'missing key 2'—then this time a
str is generated in place of a traceback and an empty
list, as I had in the previous example.
If you leave it empty or set it to
None, then your
defaultdict behaves just like a normal
dict. And of course only
.default_factory(), so other methods for getting key-value pairs from dictionaries—such as
.get()—won’t work. Okay.
Moving swiftly onwards, let’s compare
.setdefault(). In one of the previous lessons I already mentioned
.setdefault() a bit, but it’s worth having a quick look at it here again.
Imagine I am going to look for a key, and it’s a key which isn’t there. I can put anything here since this dictionary is completely empty. And then the second argument which
.setdefault() takes—and you can already see it down here—is
default. This is a default value which will be provided if the key is not in the dictionary.
Let’s enter an empty
list here, and you can see what I did was I called my
dict, I looked for the string
'a'. It’s not there, so an empty
list was provided. This is exactly what
defaultdict would do.
And that kind of raises the question, “Why should I use one or the other since they seem to do the same thing?” Well,
defaultdict is arguably more readable, user-friendly, Pythonic, and straightforward.
If your code is heavily based on dictionaries and you’re dealing with missing keys all of the time—rather than as an occasional stumbling block—then you should really consider using
defaultdict rather than regular
If your dictionary items are having to be initialized with a constant default value, then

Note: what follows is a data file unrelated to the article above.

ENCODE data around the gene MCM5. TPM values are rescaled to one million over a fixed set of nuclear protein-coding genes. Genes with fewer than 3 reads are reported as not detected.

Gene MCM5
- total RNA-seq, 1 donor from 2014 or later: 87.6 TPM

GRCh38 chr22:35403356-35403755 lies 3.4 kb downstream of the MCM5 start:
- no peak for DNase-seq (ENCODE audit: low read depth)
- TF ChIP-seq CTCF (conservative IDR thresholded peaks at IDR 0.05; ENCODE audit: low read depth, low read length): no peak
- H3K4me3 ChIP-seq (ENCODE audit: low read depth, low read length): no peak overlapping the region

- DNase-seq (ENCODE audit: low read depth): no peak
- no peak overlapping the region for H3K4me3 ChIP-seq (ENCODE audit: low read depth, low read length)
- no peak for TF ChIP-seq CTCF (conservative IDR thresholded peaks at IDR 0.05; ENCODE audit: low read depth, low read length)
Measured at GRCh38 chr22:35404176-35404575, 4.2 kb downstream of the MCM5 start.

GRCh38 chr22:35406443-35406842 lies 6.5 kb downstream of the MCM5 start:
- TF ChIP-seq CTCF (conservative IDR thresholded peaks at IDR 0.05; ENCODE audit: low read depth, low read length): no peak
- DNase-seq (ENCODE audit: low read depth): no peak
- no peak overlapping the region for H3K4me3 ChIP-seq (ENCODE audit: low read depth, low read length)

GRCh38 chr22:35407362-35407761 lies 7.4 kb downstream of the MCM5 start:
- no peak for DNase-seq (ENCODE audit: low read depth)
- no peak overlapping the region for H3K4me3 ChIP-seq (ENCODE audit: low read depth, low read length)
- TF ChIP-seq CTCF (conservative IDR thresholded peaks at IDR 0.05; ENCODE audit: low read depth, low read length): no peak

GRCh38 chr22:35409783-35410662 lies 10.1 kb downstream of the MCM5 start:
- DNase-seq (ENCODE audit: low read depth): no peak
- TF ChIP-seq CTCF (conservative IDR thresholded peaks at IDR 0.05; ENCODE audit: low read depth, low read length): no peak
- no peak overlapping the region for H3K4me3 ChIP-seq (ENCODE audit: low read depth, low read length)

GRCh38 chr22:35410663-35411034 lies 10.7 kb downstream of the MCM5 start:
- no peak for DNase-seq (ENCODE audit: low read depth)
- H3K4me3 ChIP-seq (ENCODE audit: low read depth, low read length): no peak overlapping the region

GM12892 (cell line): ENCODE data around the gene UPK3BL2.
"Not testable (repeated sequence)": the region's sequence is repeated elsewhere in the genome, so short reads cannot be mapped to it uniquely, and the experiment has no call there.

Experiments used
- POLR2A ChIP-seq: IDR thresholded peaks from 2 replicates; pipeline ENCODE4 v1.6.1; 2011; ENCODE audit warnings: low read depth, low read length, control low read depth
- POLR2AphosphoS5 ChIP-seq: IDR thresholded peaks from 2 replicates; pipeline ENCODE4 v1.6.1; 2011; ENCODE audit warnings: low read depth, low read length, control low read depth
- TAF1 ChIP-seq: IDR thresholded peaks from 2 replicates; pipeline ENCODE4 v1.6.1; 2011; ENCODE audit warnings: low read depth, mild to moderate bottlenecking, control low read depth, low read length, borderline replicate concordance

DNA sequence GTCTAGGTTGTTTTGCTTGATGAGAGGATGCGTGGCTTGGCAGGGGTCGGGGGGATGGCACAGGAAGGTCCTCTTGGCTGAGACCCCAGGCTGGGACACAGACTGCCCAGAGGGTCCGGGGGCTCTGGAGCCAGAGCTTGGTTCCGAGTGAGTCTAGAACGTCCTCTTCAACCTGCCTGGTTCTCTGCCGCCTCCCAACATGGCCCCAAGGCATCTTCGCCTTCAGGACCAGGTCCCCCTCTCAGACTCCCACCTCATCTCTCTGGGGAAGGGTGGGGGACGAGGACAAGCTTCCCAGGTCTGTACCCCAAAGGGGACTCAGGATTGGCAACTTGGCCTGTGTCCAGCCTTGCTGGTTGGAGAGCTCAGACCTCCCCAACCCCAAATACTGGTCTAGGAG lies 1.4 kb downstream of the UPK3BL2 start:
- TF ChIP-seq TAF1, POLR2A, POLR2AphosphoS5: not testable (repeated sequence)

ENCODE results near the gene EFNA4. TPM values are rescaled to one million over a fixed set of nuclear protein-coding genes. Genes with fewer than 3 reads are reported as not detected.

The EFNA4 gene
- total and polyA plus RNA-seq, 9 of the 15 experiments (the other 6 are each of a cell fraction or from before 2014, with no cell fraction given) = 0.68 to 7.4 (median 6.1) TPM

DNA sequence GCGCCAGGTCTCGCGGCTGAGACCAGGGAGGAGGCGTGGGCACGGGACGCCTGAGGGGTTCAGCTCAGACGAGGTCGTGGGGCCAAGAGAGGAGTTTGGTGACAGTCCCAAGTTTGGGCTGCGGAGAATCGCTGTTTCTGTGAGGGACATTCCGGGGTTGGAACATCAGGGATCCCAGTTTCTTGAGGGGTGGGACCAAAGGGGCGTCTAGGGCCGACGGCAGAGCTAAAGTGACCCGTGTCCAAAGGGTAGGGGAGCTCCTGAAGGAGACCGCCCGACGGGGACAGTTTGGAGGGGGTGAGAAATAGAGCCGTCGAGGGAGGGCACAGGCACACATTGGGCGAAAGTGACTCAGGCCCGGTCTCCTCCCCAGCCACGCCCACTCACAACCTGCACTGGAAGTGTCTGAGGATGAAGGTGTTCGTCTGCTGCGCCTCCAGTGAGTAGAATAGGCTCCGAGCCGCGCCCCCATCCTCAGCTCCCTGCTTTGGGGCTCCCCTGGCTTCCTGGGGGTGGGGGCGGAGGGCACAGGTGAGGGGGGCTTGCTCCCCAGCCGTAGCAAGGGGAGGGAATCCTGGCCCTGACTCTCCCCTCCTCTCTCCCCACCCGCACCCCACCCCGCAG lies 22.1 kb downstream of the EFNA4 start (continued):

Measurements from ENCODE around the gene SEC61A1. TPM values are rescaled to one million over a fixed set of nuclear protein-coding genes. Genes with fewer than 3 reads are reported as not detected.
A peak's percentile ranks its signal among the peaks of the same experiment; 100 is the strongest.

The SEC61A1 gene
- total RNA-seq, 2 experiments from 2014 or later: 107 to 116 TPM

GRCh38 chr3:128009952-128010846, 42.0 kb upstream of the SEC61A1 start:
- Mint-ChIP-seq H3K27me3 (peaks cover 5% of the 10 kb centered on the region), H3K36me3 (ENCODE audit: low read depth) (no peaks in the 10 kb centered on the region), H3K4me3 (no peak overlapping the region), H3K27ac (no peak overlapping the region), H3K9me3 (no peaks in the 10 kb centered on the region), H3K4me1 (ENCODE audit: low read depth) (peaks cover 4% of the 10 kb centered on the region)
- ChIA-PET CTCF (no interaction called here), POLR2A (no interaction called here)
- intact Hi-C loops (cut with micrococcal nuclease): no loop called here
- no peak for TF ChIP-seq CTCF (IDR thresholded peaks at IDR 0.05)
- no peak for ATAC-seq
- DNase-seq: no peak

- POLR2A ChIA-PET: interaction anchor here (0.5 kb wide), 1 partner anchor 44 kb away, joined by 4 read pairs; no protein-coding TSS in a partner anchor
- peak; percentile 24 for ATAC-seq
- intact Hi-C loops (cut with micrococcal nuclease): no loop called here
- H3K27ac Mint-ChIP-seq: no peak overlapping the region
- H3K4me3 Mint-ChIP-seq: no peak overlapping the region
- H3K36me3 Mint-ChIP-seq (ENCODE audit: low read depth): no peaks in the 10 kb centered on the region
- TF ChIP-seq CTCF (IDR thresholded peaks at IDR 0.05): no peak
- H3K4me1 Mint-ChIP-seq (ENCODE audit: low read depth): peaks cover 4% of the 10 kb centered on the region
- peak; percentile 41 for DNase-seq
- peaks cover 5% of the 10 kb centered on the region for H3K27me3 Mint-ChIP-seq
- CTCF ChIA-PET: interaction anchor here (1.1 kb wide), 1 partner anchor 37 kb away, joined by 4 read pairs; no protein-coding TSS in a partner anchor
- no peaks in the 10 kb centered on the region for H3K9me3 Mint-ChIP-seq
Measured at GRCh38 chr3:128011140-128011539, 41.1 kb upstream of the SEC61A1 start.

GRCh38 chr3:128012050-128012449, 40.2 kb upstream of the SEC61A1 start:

defaultdict also makes sense for you. And finally, if you’re using the dictionaries in your code for things such as aggregating, accumulating, counting, grouping—basically the use cases we saw in the previous lesson—then also
defaultdict is a good option. Regular
dict, as opposed to
defaultdict, does have a slight speed advantage but in most cases where your code is heavily reliant on dictionaries, the convenience of
defaultdict sort of outweighs that. Okay, so that brings us to the last item in this lesson.
I touched on this briefly earlier, but the key thing to remember here is that when you look for a key in a dictionary, you’re triggering
.__getitem__(), which in turn triggers
.__missing__(), which in turn triggers
The important thing about
.__missing__() is that it’s only triggered by
.__getitem__(), so other methods which can be used to look for keys, such as
.__contains__(), won’t be triggering
It’s less likely that
.__contains__() will trip you up, but if you’re used to using
.get() to look for something, then you do have to be aware that there is this potential trap that you can fall into if you’re expecting it to trigger
.default_factory() and allow your
defaultdict to work as such. Okay, so that was it for this lesson. In the next lesson, I’ll be telling you about different ways in which you can pass arguments to
defaultdict. I’ll see you there!